The second district court to weigh in on the subject has held that a person who obtains a correct username and password to access a website, even if unauthorized, does not violate the DMCA's anticircumvention prohibition because using a password does not "circumvent" the password control. The case is Egilman v. Keller & Heckman, No. 2004-0876 (D.D.C. Nov. 10, 2005). What's particularly interesting is the extension of the previous case, I.M.S. Inquiry Mgmt. Sys., Ltd. v. Berkshire Info. Sys., Inc., 307 F. Supp. 2d 521 (S.D.N.Y. 2004), which involved a third party who wrongfully disclosed a legitimate username and password. Here, by contrast, there's no evidence that a third party disclosed the information; rather, Egilman's login was easily guessed.
I only wish someone would explain to me how this is different from obtaining the "secret handshake" in StreamBox or the CSS key in the DeCSS case. In those cases too, the code used is in fact the correct, actual key -- otherwise it wouldn't work. (At the very least, I want a better explanation of the difference between "decrypting" and, say, "guessing." What if the password wasn't guessed on the first try? What if it took ten tries? What distinguishes that from a basic computerized password attack? Cf. the great 1980s movie Wargames, in which Matthew Broderick's character substitutes a social-engineering attack, logging in as the computer's creator, for his slower programmed assault on what he thinks is a gaming computer.)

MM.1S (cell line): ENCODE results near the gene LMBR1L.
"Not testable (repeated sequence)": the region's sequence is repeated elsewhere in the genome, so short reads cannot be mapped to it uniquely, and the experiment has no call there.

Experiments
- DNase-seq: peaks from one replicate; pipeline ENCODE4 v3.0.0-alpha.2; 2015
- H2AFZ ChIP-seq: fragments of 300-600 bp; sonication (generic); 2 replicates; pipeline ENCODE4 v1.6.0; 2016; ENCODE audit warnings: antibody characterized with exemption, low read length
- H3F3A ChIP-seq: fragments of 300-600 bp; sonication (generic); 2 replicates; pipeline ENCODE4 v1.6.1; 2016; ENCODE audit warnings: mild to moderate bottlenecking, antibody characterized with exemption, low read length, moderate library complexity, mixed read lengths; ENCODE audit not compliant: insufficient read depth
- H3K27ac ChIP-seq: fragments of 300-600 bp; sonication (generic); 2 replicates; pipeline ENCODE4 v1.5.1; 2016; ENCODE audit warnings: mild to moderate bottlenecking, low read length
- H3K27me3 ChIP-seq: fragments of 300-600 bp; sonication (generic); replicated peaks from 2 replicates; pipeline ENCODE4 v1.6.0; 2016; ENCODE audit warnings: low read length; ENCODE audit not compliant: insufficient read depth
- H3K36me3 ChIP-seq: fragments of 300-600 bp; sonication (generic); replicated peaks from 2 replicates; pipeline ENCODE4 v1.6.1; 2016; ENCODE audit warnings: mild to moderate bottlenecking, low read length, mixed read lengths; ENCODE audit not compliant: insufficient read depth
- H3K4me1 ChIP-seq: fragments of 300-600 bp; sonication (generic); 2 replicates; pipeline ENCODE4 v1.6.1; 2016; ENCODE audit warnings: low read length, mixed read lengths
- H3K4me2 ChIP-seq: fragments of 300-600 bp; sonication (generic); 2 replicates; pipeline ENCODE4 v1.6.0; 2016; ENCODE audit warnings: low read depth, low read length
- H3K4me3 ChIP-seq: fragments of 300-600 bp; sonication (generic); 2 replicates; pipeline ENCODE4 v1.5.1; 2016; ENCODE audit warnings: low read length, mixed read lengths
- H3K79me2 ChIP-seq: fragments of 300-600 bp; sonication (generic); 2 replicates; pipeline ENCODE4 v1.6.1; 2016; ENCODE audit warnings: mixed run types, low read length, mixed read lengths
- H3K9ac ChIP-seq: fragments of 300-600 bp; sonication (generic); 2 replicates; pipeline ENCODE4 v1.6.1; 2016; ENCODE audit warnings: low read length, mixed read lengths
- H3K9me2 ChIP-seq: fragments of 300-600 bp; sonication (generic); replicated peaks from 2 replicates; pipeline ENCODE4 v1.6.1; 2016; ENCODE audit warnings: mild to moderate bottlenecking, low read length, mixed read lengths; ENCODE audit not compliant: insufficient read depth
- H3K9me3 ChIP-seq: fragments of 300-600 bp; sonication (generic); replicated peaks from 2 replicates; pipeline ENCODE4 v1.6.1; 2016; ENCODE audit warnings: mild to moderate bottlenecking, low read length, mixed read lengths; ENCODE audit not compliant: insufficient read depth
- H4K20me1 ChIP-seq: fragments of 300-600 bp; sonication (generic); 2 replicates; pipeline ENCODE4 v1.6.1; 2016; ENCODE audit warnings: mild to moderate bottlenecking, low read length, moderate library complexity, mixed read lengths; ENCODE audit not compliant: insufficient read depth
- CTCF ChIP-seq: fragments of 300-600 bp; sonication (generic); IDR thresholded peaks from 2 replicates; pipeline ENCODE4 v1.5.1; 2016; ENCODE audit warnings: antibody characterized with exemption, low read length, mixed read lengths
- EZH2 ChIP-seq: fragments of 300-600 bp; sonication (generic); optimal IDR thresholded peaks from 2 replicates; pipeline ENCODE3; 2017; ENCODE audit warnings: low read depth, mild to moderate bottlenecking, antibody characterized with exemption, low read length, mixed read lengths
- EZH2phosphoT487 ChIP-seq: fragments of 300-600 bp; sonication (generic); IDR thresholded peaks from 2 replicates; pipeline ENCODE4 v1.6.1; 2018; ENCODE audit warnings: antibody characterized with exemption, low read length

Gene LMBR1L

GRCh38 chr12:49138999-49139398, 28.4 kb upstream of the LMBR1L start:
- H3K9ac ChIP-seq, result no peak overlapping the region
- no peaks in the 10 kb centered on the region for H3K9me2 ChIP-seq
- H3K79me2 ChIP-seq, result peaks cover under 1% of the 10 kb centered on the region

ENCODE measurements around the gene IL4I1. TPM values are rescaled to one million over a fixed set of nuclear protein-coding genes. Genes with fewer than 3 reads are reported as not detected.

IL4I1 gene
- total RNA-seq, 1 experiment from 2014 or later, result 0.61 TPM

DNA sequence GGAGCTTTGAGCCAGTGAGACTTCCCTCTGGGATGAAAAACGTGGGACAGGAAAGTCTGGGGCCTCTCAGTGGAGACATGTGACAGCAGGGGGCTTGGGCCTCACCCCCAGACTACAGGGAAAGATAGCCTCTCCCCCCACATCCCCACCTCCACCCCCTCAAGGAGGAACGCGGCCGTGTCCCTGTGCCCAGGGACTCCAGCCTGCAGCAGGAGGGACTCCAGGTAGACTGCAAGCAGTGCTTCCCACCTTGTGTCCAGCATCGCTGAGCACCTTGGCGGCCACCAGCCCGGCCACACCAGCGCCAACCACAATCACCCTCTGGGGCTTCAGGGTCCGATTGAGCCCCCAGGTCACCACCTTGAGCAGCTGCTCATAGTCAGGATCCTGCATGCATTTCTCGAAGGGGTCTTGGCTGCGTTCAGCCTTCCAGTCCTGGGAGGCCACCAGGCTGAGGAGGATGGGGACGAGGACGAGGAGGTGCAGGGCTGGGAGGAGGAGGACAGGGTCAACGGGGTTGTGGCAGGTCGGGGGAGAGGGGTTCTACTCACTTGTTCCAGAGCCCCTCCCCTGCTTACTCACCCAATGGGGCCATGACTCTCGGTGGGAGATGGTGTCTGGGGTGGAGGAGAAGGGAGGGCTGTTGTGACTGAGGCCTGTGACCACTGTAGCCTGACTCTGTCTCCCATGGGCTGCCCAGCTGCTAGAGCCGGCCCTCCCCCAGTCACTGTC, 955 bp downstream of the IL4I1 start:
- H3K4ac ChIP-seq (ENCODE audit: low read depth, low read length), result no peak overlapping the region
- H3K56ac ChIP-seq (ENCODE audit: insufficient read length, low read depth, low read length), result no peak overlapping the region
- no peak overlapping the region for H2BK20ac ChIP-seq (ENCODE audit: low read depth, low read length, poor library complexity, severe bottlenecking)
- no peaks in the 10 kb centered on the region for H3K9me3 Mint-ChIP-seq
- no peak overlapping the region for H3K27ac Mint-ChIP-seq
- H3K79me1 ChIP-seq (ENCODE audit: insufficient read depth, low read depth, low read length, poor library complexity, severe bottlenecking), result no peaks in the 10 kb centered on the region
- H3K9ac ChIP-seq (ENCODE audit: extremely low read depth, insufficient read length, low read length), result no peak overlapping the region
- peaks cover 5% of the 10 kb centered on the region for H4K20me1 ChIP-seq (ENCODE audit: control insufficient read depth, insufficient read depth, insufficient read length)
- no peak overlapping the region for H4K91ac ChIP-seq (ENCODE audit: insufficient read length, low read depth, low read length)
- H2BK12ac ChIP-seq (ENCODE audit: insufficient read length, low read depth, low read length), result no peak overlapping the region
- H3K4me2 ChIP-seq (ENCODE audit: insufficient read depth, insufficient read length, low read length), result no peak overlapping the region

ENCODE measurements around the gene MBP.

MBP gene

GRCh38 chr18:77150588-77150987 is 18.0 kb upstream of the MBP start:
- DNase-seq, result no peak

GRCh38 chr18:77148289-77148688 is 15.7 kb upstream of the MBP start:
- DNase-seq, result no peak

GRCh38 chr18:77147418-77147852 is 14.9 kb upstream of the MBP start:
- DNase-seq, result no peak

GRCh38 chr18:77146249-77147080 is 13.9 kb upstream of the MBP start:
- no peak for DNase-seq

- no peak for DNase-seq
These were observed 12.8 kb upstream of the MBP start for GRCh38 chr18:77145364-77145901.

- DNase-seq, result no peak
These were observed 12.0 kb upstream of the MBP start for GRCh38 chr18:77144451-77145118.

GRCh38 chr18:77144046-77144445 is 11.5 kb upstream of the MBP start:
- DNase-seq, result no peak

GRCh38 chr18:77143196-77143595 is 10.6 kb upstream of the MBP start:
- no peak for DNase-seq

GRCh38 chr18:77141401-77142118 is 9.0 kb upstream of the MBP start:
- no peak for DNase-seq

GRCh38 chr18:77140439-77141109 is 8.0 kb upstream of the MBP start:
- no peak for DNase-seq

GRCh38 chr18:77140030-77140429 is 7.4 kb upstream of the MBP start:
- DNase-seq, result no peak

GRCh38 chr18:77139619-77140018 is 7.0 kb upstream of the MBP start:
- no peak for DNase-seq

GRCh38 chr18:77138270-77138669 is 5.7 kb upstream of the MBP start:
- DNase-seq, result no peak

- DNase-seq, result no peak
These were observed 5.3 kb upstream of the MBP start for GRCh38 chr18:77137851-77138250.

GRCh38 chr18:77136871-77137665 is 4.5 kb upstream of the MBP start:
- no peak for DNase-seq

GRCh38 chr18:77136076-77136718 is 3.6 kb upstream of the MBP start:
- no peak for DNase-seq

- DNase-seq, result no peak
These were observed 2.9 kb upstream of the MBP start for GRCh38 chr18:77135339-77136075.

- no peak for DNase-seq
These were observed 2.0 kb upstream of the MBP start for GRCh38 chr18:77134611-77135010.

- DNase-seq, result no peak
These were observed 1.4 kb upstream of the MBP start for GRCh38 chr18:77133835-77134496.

Congratulations to Jeffrey P. Cunard of Debevoise & Plimpton, who helped represent Keller & Heckman.